In one innovative aspect, there is a communication device comprising an access controller configured to receive credentials and provide access to a user account based on the received credentials, a contact manager configured to, for an accessed user account, receive contact information for a contact, the contact information including a contact identifier, a public descriptor, and a private descriptor, wherein the public descriptor is received from a central contact directory and the local descriptor is provided by the user account, wherein the private descriptor is searchable only for a search request for the user account, transmit a public user account descriptor to the central contact directory, the public user account descriptor including information searchable during searches submitted by other users, a conversation module configured to receive a conversation rule identifying contacts to receive the content, available response actions to respond to the content, a receipt time period identifying a period of time the content may be accessible by the users, and a response time period identifying a period of time users may take an associated response action, and communicate content between the user account and an identified contact based at least in part on the conversation rule, and a transaction module configured to consummate a transaction between the user and one or more identified contacts based on content communicated between the user and the one or more identified contacts.

In another innovative aspect, there is a communication server comprising an account manager configured to receive user account information including credentials, a tag manager configured to receive public descriptors and private descriptors for a user account, a search engine configured to receive and execute search requests, wherein execution of a search request for the user account includes consideration of the public descriptor for the user account, and wherein execution of the search request from the user account includes consideration of the private descriptors for the user account, a conversation module configured to receive and transmit content between user accounts based at least in part on a conversation rule, the conversation rule identifying users to receive the content, available response actions to respond to the content, the response actions including a transaction (e.g., buy, view, or vote), a receipt time period identifying a period of time the content may be accessible by the users, and a response time period identifying a period of time users may take an associated response action, and a transaction module configured to consummate a transaction between users based on a conversation between the users.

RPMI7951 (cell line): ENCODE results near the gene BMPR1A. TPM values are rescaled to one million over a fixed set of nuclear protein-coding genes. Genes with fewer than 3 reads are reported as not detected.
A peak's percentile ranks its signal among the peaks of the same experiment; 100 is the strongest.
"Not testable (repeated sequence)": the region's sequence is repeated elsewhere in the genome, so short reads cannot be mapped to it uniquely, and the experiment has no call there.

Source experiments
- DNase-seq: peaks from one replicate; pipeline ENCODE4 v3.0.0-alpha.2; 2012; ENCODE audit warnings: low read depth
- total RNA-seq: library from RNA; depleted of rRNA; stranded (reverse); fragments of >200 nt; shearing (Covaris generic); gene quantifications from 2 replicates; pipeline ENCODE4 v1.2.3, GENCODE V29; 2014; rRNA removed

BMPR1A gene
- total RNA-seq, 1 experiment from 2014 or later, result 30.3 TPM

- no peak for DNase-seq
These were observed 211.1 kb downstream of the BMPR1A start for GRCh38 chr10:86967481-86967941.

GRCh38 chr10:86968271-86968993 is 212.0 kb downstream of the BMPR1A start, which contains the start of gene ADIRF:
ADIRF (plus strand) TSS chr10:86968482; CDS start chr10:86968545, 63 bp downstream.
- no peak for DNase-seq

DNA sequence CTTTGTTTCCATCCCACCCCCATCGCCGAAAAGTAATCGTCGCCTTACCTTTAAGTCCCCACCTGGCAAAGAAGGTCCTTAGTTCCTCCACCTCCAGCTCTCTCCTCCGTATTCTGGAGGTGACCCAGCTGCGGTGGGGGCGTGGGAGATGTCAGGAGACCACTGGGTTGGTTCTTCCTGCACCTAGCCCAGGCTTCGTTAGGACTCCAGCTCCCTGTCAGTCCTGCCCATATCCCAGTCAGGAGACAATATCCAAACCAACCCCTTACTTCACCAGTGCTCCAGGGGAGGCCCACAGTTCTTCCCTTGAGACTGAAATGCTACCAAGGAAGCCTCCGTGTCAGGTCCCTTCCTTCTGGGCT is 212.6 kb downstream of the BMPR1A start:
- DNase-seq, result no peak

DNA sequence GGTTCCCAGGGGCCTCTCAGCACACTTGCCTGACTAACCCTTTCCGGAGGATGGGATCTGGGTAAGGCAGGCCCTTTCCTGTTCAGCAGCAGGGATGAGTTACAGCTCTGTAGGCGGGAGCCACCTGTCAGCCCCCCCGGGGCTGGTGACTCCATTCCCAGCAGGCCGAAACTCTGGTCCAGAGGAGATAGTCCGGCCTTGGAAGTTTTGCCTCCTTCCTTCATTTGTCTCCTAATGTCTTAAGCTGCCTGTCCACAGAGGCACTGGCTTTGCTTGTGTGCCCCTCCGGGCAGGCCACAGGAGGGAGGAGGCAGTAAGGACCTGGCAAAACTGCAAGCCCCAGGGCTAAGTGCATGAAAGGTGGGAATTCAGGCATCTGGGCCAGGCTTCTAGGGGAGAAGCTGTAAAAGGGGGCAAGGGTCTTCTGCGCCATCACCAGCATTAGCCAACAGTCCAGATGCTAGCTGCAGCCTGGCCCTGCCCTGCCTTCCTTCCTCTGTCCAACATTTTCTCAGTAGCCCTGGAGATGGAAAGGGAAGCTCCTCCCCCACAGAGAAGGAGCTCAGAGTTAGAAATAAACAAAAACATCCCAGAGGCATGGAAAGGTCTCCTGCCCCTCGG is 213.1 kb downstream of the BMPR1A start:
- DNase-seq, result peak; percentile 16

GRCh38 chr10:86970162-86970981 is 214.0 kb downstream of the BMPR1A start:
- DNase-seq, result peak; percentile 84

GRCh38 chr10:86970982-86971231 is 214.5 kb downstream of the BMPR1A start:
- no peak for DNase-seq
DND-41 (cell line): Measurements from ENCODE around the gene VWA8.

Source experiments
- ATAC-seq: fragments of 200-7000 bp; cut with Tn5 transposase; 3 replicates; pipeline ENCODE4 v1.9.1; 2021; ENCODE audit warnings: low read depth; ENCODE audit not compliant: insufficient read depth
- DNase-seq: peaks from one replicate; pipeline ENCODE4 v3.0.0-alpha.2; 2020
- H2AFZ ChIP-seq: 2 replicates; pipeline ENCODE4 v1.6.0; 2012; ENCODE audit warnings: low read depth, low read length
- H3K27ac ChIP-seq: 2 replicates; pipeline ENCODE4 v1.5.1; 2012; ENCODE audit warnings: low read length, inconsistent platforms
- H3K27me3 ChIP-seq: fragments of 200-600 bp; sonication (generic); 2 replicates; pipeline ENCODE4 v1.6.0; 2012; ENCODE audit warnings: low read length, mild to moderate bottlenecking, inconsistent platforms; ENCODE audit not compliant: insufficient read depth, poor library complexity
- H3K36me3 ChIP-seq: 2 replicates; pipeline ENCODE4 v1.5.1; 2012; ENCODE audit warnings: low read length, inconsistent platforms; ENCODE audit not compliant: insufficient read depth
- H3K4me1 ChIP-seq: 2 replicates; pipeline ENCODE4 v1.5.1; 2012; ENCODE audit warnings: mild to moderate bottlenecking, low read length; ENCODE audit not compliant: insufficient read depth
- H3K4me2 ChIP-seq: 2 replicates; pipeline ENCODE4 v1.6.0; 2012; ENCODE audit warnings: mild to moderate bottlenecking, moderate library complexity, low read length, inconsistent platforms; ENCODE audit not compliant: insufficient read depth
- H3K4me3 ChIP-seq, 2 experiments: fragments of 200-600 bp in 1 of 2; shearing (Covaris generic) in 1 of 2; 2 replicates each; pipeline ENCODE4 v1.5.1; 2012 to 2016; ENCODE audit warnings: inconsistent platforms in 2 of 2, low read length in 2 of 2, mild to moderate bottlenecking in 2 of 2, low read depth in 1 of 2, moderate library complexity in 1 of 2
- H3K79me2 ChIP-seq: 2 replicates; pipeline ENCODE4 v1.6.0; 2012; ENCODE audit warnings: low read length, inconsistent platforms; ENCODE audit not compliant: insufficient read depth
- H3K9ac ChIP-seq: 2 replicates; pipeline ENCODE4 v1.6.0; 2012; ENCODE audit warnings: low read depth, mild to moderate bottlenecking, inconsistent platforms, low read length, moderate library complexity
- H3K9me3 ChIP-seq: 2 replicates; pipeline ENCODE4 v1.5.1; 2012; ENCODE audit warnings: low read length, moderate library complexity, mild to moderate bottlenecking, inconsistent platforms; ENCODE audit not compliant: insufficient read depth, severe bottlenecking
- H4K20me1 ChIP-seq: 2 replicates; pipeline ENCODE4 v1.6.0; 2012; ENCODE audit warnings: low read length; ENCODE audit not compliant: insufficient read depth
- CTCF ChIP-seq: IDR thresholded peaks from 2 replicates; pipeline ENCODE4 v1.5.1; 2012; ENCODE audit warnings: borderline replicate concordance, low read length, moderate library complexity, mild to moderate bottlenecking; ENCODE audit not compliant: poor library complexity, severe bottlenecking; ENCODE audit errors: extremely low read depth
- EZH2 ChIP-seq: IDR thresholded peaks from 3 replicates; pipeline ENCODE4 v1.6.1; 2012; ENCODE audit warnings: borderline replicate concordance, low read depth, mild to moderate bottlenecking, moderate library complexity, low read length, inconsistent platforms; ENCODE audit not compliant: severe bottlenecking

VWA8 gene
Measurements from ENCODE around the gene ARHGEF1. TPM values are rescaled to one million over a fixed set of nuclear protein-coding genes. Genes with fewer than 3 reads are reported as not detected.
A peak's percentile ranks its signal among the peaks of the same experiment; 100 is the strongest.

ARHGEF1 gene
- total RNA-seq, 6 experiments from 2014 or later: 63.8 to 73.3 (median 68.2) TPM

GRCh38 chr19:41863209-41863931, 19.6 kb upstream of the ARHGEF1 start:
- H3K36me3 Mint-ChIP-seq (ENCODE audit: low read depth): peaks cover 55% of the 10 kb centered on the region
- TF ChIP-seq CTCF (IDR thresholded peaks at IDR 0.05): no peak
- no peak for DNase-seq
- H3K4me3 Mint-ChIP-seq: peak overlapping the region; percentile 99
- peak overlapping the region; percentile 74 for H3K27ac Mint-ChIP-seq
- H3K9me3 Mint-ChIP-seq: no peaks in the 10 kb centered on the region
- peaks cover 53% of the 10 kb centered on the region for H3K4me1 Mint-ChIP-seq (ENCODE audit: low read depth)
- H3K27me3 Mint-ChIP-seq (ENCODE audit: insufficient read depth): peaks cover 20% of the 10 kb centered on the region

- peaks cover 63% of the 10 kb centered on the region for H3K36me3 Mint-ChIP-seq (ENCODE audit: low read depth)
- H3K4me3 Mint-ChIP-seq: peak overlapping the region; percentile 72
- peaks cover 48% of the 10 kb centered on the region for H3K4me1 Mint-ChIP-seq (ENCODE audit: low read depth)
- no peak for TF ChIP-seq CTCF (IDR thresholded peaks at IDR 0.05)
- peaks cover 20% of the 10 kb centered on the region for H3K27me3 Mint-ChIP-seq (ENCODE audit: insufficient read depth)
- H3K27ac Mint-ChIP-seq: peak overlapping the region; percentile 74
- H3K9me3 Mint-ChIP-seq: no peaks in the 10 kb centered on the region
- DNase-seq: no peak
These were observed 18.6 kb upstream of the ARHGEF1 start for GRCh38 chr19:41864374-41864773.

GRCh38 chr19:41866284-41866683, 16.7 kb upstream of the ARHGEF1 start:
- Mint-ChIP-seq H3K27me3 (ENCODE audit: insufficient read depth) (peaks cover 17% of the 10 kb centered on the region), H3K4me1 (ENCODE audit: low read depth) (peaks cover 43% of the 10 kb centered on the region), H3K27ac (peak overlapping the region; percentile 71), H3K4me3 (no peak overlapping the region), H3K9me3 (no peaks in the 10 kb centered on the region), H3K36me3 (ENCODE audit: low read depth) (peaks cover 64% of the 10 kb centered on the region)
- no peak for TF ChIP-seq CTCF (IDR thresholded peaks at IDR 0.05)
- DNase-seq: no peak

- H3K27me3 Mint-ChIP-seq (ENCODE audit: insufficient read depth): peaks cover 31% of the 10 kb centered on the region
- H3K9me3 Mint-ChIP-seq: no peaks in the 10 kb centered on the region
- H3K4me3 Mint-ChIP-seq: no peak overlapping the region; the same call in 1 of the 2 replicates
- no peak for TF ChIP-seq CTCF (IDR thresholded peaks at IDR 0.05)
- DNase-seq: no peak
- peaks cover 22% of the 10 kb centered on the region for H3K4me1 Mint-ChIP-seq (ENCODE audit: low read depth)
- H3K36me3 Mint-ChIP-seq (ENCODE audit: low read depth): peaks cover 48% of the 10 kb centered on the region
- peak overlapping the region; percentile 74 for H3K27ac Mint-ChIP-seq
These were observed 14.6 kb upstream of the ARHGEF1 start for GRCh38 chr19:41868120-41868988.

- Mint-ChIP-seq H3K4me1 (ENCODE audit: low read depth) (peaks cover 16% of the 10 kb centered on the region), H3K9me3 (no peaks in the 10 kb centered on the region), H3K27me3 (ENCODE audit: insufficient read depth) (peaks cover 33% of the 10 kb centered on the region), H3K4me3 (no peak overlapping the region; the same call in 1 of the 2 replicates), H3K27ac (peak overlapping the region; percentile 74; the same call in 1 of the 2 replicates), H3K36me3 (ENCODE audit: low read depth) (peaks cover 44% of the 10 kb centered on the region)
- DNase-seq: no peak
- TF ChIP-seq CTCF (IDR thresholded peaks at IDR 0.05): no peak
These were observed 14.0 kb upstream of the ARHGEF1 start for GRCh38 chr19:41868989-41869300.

In another innovative aspect, there is a method for generating a dynamic directory comprising receiving a request to create a public account descriptor for a user account based on one or more strings, generating the public account descriptor based on the one or more strings, associating the public account descriptor to the user account, wherein said associating of the public account descriptor is a factor for a public search, receiving another request to create a private descriptor based on another one or more strings, generating the private descriptor based on the another one or more strings, and associating the private descriptor to a contact of the user account, wherein said associating of the private descriptor is a factor for a private search.